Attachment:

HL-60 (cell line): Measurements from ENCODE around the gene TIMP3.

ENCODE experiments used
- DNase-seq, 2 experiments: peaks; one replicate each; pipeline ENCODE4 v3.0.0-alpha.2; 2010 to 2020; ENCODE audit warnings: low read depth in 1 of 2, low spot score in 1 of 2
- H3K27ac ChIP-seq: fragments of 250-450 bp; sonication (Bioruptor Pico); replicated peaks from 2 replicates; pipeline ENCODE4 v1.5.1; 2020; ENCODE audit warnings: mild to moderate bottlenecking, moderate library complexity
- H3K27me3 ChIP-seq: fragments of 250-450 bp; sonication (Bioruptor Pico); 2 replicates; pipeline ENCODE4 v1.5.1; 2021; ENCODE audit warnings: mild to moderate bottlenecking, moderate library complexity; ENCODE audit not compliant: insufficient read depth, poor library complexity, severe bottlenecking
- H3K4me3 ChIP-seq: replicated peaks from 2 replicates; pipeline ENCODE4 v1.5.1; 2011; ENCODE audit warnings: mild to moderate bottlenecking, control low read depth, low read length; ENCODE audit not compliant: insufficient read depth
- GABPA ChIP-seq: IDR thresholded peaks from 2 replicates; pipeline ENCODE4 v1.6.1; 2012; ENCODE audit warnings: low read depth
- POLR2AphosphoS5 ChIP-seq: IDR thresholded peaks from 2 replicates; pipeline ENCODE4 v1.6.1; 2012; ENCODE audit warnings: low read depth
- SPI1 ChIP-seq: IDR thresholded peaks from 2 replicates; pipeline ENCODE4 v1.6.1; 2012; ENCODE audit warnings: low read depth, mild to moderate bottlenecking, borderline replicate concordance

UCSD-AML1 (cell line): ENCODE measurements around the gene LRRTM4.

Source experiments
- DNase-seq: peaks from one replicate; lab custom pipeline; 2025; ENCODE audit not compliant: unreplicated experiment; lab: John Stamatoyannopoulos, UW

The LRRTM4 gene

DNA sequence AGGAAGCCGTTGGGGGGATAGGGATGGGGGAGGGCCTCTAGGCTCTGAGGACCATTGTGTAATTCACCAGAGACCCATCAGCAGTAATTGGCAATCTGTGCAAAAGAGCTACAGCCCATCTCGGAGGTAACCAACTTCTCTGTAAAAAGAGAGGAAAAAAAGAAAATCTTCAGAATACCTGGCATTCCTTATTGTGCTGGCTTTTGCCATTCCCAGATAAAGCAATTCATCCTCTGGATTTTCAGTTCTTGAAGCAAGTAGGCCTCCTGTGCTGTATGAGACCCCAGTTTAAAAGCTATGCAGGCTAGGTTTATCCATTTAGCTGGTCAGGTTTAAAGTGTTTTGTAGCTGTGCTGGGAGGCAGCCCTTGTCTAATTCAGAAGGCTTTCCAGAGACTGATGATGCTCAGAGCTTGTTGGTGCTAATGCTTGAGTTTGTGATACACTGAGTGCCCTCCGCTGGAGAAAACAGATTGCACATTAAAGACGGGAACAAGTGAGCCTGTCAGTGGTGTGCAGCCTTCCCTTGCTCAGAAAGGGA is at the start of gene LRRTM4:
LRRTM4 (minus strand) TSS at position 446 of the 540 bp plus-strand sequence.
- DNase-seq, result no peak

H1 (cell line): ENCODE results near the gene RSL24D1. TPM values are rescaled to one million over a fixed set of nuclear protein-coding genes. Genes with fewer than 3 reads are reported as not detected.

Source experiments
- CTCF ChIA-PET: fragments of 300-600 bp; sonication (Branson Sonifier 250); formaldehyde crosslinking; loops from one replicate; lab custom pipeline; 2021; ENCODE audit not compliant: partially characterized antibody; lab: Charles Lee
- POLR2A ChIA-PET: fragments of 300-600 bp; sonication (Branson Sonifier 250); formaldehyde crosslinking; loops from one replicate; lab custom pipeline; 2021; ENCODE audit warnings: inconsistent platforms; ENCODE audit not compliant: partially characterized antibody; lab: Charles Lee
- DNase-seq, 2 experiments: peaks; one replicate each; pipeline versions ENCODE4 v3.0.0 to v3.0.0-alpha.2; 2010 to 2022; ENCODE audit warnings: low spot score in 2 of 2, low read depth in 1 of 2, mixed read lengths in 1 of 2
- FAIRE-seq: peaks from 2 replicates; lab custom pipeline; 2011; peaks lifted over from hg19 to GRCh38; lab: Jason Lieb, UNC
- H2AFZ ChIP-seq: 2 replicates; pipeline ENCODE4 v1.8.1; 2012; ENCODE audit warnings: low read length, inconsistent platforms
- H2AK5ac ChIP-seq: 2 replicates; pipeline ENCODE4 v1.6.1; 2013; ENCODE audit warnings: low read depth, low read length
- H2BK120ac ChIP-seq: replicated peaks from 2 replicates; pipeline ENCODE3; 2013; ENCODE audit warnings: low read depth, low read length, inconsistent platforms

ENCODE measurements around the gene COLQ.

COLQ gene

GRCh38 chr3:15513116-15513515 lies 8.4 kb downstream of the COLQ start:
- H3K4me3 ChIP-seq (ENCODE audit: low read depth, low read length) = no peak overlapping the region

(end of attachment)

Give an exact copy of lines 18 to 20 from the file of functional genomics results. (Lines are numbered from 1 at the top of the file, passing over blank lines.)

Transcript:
Source experiments
- CTCF ChIA-PET: fragments of 300-600 bp; sonication (Branson Sonifier 250); formaldehyde crosslinking; loops from one replicate; lab custom pipeline; 2021; ENCODE audit not compliant: partially characterized antibody; lab: Charles Lee
- POLR2A ChIA-PET: fragments of 300-600 bp; sonication (Branson Sonifier 250); formaldehyde crosslinking; loops from one replicate; lab custom pipeline; 2021; ENCODE audit warnings: inconsistent platforms; ENCODE audit not compliant: partially characterized antibody; lab: Charles Lee